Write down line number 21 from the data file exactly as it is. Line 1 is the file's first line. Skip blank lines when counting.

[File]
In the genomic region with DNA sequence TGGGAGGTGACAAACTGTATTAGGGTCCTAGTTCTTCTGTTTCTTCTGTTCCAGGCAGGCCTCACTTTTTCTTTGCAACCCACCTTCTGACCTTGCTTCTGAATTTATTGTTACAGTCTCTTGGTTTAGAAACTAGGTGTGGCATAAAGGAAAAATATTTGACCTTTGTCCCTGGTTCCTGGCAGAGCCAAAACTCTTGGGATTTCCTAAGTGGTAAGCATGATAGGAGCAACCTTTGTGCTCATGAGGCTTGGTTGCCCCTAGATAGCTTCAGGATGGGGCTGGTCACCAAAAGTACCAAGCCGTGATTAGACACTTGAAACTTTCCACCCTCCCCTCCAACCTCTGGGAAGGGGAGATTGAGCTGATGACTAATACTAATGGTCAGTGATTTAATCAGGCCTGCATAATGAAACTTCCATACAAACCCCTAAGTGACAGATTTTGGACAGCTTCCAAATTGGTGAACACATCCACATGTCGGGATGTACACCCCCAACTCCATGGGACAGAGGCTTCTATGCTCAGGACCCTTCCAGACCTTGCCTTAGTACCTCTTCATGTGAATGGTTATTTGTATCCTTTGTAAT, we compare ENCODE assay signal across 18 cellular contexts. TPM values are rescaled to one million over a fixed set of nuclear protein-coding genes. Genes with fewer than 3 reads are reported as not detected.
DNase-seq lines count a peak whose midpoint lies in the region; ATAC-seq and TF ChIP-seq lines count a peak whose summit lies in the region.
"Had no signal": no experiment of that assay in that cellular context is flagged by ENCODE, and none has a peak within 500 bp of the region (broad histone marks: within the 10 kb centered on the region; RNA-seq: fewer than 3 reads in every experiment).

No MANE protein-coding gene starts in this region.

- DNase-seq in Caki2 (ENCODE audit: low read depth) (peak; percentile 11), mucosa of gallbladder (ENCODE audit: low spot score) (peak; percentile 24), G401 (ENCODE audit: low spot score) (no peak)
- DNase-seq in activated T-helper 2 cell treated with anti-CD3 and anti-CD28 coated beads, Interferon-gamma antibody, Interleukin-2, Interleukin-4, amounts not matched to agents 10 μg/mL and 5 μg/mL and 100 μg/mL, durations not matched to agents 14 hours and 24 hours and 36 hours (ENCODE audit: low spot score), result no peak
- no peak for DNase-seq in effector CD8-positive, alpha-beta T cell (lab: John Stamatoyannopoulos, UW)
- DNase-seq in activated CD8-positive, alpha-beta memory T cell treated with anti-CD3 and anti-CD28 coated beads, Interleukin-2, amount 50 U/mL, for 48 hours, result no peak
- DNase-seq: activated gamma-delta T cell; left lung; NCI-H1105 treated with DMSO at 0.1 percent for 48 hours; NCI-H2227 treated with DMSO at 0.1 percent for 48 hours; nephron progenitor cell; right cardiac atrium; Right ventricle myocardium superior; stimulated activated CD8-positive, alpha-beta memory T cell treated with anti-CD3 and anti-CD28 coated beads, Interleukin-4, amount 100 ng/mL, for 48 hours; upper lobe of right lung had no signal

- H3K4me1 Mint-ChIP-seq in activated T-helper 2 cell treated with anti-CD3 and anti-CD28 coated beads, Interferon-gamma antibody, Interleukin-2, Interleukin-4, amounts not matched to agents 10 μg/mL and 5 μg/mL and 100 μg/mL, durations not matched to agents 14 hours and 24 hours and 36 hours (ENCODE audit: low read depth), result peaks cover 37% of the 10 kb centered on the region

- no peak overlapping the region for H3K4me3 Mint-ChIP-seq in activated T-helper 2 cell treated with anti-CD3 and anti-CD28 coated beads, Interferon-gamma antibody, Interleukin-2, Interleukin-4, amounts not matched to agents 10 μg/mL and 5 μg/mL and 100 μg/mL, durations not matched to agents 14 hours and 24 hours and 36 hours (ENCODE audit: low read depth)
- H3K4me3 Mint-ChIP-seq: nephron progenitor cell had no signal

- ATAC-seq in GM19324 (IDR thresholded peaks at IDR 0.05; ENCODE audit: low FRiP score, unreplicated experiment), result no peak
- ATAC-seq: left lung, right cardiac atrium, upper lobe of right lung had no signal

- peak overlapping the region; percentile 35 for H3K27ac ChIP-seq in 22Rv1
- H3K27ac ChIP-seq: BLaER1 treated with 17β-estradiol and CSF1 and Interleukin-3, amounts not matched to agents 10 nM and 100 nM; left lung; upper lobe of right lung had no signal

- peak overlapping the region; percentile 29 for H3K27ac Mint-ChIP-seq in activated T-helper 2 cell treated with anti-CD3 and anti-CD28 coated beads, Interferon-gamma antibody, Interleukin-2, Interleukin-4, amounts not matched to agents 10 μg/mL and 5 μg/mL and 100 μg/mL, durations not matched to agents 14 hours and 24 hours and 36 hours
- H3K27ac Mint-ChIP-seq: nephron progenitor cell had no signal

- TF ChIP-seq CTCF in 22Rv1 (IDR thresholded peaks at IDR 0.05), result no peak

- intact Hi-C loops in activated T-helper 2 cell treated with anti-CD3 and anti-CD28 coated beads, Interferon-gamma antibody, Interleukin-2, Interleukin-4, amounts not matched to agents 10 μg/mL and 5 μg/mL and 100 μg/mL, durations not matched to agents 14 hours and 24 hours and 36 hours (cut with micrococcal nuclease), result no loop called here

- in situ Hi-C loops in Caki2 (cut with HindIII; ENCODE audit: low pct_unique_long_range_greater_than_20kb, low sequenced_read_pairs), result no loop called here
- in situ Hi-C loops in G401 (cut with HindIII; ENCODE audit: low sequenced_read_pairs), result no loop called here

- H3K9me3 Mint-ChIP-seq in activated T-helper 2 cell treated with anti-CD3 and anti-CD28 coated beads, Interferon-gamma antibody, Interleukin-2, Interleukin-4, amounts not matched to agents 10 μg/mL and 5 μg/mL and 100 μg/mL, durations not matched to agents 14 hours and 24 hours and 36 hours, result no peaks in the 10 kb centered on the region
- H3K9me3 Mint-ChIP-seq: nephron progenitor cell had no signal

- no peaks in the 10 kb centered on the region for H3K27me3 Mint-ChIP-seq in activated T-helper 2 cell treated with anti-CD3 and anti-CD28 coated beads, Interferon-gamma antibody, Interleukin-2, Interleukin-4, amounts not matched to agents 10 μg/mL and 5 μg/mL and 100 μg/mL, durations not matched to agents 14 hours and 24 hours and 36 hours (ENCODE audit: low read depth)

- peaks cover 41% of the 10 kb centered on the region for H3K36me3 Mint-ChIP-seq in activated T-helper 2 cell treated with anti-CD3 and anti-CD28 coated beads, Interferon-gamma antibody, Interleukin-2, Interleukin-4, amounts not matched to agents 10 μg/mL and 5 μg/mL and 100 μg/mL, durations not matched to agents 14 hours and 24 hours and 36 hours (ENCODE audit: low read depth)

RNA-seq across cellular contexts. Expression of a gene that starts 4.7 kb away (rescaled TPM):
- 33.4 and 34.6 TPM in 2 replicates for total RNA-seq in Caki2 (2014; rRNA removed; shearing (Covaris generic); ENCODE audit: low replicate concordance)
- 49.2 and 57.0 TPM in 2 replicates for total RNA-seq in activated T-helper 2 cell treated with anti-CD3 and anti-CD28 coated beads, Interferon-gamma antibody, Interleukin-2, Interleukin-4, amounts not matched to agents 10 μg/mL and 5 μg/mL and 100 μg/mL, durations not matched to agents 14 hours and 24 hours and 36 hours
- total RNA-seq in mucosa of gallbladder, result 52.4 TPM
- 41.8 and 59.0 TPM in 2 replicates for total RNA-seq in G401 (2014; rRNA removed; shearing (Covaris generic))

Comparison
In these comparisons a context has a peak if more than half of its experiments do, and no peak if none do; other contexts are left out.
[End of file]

- in situ Hi-C loops in Caki2 (cut with HindIII; ENCODE audit: low pct_unique_long_range_greater_than_20kb, low sequenced_read_pairs), result no loop called here